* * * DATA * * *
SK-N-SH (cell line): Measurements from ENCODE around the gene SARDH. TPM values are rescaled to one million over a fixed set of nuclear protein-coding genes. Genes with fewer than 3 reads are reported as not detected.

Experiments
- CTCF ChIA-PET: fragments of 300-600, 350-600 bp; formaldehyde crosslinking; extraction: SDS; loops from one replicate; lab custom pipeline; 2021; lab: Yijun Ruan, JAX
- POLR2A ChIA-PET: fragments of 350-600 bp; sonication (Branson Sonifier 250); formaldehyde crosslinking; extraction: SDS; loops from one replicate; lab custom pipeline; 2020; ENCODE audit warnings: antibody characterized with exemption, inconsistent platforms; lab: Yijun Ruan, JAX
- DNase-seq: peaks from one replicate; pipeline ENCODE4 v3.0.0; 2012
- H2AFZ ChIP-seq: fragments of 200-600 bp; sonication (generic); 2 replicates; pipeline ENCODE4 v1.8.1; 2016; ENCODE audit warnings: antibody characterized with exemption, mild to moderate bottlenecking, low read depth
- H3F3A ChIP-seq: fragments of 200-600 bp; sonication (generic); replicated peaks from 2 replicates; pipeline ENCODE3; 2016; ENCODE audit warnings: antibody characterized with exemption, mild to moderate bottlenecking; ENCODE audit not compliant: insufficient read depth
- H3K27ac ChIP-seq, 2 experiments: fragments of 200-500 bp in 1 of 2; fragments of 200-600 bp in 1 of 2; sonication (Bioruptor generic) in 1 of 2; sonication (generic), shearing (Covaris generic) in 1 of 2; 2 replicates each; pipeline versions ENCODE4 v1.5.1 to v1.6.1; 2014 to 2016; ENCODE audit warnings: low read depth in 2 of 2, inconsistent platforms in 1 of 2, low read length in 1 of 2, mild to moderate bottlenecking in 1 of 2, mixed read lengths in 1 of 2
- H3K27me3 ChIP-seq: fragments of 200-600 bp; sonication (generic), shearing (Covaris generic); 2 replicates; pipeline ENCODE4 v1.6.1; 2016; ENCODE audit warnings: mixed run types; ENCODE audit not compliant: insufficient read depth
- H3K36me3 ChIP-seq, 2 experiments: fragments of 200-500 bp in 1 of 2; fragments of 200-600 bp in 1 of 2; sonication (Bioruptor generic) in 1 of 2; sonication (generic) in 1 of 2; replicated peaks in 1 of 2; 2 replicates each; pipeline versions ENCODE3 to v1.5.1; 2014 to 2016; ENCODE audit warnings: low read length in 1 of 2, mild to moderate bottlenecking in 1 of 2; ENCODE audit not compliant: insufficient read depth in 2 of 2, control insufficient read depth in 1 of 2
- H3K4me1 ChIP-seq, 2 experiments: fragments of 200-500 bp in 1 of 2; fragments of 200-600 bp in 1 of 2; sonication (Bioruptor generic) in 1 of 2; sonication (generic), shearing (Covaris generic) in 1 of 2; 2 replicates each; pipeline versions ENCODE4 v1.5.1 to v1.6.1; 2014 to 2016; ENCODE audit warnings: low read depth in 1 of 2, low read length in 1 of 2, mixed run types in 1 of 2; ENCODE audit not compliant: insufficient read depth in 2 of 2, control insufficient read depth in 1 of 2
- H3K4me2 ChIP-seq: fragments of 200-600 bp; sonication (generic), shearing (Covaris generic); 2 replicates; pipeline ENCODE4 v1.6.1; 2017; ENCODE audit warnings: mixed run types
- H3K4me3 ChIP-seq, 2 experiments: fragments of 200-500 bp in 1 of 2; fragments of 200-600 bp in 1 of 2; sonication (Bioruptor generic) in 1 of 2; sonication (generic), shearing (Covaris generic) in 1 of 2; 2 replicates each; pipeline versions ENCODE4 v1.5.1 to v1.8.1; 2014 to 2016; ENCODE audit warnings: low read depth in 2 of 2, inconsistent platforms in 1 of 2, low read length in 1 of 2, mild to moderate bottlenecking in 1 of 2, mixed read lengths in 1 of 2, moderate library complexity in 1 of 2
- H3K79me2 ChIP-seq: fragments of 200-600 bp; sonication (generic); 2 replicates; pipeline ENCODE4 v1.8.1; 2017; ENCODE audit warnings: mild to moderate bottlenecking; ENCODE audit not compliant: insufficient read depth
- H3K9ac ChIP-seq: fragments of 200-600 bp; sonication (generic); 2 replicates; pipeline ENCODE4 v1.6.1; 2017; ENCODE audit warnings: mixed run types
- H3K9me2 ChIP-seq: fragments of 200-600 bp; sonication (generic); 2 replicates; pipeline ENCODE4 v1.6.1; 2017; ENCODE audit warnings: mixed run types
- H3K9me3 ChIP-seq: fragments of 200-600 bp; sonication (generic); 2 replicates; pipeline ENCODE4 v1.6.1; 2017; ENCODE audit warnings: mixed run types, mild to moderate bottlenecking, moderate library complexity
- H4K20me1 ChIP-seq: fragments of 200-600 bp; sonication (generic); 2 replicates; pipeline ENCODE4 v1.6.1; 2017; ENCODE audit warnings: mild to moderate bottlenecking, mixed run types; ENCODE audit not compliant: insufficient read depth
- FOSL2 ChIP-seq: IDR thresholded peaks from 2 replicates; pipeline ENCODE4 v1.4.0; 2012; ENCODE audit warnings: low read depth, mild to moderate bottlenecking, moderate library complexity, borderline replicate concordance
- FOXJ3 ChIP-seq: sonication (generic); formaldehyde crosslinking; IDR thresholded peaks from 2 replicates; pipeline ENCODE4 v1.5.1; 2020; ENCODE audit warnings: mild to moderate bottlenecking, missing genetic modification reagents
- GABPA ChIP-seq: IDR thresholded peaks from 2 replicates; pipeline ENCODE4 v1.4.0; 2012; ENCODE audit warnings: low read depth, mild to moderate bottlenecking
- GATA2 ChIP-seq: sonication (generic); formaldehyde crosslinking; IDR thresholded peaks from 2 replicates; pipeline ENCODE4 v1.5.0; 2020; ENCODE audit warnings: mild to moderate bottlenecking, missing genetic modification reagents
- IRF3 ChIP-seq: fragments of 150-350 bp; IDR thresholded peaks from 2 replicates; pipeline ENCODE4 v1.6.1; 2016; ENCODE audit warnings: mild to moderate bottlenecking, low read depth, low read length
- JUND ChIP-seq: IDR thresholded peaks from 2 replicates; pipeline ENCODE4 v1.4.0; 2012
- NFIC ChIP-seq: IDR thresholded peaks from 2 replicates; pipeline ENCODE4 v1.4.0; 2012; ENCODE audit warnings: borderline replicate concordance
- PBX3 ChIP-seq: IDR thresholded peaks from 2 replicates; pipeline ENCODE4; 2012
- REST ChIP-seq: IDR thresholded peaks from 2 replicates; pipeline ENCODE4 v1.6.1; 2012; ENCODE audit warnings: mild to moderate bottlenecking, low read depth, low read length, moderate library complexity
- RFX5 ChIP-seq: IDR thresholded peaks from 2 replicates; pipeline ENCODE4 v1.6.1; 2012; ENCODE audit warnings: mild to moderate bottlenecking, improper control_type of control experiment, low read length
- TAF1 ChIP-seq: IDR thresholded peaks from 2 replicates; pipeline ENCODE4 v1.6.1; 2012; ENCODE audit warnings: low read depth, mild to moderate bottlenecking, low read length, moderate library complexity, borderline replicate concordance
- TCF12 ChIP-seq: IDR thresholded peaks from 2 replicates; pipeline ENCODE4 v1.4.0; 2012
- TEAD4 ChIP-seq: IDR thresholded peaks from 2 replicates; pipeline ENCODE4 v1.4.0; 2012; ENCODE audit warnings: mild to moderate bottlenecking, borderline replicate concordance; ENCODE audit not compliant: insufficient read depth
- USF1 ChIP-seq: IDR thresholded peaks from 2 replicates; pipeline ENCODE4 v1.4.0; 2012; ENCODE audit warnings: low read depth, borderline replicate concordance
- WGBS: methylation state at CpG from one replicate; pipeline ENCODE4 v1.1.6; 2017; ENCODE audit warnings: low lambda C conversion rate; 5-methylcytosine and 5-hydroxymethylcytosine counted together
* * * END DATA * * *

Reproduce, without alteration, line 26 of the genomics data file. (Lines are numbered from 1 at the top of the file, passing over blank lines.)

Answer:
- PBX3 ChIP-seq: IDR thresholded peaks from 2 replicates; pipeline ENCODE4; 2012